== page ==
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Sector news, 11 - 17 May 2014

Career development loans: are they a good way to fund your master's? Guardian, 13 May 2014

This article by Maya Oppenheim looks at the option of using a career development loan (CDL) to fund a taught master’s degree. She said they seem a good option with no interest to pay while studying, but there are things to consider. The number of students undertaking postgraduate study has fallen following a rise in course fees, and the number of part-time students has fallen even further, but there has been a rise in CDL applications. However the University and College Union has argued that "high interest rates, non-income contingent payback terms and the need for a good credit record" mean that they are not suitable for everyone. UCU also says students from less advantaged socio-economic backgrounds tend to be more risk-averse and the benefits postgraduate qualifications can bring tend to be more skewed towards advantaged learners. After the course finishes, the loan operates as a normal bank loan with the student fully liable for repayment, which can take up to five years, gaining interest as it goes.


10 things you need to know about e-learning Guardian, 14 May 2014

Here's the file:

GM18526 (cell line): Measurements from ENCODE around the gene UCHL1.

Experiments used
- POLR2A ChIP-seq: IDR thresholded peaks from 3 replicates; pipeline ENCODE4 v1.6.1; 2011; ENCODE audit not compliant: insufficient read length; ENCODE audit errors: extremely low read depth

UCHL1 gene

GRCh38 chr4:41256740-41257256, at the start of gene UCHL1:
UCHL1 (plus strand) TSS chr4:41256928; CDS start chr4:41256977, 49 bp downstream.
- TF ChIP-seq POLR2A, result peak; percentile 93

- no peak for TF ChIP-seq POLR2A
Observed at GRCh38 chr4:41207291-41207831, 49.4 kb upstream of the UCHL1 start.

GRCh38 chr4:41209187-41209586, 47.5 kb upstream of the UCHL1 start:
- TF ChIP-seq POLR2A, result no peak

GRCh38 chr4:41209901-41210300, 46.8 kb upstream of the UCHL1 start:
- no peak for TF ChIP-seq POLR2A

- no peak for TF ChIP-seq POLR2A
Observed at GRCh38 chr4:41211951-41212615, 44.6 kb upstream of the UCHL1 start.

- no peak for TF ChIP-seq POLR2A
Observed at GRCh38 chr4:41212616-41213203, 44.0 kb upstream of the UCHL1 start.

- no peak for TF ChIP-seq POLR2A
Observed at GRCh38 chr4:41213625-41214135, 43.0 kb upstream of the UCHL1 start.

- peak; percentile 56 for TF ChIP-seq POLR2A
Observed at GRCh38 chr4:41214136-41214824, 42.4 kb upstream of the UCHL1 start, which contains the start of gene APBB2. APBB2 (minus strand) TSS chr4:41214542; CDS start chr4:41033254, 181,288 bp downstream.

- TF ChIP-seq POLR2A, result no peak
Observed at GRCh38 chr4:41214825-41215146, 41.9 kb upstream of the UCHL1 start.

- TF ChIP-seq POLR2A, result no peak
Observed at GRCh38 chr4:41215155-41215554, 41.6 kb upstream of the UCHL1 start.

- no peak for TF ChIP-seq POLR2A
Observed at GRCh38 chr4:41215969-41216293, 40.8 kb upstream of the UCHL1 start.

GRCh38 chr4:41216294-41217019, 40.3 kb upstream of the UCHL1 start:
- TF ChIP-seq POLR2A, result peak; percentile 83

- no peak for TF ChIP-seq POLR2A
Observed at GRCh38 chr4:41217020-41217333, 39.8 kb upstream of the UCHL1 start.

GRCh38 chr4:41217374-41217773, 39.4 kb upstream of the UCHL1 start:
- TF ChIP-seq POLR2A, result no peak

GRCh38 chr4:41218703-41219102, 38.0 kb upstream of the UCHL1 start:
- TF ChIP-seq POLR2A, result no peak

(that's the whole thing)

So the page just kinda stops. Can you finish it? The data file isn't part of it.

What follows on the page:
The article looks at internet-based education, which it says offers everything from a free maths lecture to a full course on ancient Roman history, but has its critics. The subjects covered include the variety of courses on offer, blended learning, where the internet fits in mainstream education and the growth in Moocs.


Governors get three-point college improvement plan FE Week, 12 May 2014

College governors have been given a three-point improvement plan in a joint 157 Group and Ofsted report on good practice in the sector. The report advises governors to “be clear about what constitutes outstanding teaching, learning and assessment, and look at each component of the definition separately.” It also says governors should take part in their college’s quality monitoring cycle, “focusing on the self-assessment report and establishing small ad hoc groups of governors to review evidence and progress as necessary”.